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Is pulling laparoscopic power morcellators too little, too late?

On July 30, Johnson & Johnson, the most prolific manufacturer of laparoscopic power morcellators used in hysterectomy procedures, announced its intentions to pull these devices from operating rooms. The following day, Johnson & Johnson released a letter to doctors around the world advising them to cease using their laparoscopic power morcellators, and to return the devices to the company.

For months, a debate has raged over the use of laparoscopic power morcellators, which chop up potentially cancerous uterine material so that it can be extracted from the body in a minimally invasive manner. Research is indicates that when laparoscopic power morcellators slice up cancerous tissue, it can facilitate the spread of cancer to other parts of the body.

All medical procedures have risks, and there is certainly something to be said for the benefits of minimally invasive laparoscopic surgery. But with the largest manufacturer of laparoscopic power morcellators pulling its devices from the marketplace, the alarm has been sounded: the risks of laparoscopic power morcellators in fighting uterine cancers outweigh the benefits.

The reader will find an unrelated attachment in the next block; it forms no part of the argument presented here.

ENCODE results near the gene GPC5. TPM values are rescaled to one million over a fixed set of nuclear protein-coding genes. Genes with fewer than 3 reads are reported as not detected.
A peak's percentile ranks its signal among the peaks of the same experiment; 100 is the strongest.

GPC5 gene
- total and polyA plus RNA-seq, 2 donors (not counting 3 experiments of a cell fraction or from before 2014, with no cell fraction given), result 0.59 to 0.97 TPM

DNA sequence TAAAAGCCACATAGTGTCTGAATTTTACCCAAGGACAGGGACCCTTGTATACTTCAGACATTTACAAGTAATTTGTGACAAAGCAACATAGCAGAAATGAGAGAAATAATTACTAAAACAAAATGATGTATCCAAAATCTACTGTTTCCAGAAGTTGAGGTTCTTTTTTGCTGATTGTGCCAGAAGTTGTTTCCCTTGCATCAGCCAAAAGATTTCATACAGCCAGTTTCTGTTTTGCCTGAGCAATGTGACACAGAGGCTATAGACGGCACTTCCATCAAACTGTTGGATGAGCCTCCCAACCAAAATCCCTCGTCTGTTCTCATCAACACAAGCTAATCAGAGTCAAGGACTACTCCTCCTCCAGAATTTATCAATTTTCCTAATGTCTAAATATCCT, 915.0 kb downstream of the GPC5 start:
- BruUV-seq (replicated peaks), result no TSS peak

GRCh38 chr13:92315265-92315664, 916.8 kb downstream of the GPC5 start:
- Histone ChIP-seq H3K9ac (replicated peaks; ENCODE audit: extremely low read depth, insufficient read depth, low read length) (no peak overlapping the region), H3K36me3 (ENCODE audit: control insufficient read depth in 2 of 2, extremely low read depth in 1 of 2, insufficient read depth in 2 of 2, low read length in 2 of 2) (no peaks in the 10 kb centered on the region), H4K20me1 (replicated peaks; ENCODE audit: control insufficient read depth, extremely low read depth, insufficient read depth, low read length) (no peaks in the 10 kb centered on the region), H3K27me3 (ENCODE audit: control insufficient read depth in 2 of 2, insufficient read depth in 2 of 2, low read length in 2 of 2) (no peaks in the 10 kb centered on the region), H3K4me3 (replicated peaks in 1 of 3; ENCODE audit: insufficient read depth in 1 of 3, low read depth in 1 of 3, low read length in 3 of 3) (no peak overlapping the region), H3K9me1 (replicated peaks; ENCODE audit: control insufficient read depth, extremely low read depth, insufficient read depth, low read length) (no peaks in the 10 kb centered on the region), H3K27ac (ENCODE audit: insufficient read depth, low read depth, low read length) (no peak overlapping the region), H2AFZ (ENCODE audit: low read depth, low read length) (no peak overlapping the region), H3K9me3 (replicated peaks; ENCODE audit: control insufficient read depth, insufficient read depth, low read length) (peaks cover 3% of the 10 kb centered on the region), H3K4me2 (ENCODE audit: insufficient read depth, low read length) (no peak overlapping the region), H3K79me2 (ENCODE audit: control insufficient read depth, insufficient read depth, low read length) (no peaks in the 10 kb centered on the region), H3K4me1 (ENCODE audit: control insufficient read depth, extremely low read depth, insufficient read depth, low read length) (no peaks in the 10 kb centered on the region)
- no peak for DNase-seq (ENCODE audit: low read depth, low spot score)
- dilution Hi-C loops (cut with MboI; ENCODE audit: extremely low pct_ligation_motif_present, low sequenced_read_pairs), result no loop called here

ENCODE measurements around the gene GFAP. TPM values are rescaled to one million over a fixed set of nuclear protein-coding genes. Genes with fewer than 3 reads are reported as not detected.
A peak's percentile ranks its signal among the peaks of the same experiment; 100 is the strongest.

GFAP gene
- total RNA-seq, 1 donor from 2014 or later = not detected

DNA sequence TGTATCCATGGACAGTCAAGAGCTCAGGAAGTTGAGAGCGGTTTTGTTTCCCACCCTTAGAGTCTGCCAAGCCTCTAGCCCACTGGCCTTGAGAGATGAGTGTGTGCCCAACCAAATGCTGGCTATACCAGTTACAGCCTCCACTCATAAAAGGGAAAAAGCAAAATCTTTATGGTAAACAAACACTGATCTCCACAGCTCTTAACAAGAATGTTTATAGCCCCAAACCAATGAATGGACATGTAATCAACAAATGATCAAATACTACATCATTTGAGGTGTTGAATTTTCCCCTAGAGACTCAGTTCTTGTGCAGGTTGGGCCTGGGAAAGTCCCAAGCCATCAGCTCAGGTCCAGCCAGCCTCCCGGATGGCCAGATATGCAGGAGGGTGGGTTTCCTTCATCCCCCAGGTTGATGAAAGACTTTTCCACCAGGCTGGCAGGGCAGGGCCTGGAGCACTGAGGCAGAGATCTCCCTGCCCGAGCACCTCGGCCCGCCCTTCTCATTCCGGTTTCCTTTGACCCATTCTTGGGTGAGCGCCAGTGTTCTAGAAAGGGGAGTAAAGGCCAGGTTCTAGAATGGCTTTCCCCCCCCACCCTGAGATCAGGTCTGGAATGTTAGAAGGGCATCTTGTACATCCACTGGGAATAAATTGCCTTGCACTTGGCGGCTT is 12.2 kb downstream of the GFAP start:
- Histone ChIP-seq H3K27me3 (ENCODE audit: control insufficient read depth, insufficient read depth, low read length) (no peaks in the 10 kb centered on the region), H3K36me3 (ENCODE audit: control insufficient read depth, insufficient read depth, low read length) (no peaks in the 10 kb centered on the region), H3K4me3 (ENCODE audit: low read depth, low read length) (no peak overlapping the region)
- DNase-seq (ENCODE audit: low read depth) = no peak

While getting a dangerous medical device out of operating rooms is certainly a step in the right direction for patient safety, the serious risks of laparoscopic power morcellators were not realized until thousands of procedures had already been performed.

Those who were operated on with the use of a laparoscopic power morcellator may have been exposed to an increased cancer risk. Pulling the devices can no longer help these patients.

But, a product liability suit could help those who suffered poorer treatment outcomes than they would have absent use of a laparoscopic power morcellator. Fair compensation for unnecessary pain and suffering, additional medical bills, and other harm caused by the dangerous device could be available. For those who succumbed to cancer spread through a laparoscopic power morcellator, it falls to family members to hold medical device manufacturers accountable.

The Washington Post, “Johnson & Johnson pulls power morcellator; surgical device had sparked controversy,” Reuters, July 30, 2014